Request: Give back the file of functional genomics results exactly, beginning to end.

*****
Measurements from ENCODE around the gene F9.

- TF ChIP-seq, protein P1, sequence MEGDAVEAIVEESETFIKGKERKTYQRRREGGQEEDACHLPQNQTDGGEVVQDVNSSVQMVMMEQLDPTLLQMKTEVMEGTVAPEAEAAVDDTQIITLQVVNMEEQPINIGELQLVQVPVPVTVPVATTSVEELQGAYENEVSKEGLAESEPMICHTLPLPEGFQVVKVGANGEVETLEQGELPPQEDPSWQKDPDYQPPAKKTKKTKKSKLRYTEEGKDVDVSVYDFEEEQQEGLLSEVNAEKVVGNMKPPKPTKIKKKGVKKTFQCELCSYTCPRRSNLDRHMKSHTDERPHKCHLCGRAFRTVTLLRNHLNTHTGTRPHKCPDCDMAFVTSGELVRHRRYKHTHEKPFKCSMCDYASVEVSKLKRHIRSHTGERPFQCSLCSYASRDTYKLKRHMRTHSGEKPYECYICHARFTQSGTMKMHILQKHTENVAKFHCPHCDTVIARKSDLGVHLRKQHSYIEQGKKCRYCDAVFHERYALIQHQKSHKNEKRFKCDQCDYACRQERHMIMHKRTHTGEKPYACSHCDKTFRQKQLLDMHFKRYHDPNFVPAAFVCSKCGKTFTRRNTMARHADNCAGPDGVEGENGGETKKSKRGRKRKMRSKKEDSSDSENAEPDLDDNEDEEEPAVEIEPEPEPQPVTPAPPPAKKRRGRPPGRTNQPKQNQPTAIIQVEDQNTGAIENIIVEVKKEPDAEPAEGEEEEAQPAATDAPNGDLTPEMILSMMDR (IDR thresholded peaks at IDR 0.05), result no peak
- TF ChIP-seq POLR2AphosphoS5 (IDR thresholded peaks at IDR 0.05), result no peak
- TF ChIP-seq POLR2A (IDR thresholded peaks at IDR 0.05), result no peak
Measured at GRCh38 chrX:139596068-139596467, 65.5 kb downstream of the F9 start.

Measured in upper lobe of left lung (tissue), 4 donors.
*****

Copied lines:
Measurements from ENCODE around the gene F9.

- TF ChIP-seq, protein P1, sequence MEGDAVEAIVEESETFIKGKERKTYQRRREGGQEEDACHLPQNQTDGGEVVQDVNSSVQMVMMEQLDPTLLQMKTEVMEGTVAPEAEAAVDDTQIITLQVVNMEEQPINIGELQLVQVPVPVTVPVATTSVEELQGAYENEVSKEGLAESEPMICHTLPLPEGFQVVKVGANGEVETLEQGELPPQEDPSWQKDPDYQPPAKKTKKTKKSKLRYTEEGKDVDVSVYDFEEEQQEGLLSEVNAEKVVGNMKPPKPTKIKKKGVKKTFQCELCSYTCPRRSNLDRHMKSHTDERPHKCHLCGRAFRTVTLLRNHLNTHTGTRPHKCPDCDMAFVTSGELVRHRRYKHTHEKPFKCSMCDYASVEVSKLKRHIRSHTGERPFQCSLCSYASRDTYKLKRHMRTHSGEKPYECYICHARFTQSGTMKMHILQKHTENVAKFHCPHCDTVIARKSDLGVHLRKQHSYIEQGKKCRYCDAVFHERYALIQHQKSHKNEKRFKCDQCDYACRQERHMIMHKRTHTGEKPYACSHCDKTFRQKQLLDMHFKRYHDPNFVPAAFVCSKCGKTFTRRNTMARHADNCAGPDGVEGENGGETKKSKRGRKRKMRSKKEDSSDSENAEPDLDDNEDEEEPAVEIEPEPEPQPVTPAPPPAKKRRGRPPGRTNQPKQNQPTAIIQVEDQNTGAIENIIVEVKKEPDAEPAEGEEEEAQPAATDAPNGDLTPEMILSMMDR (IDR thresholded peaks at IDR 0.05), result no peak
- TF ChIP-seq POLR2AphosphoS5 (IDR thresholded peaks at IDR 0.05), result no peak
- TF ChIP-seq POLR2A (IDR thresholded peaks at IDR 0.05), result no peak
Measured at GRCh38 chrX:139596068-139596467, 65.5 kb downstream of the F9 start.

Measured in upper lobe of left lung (tissue), 4 donors.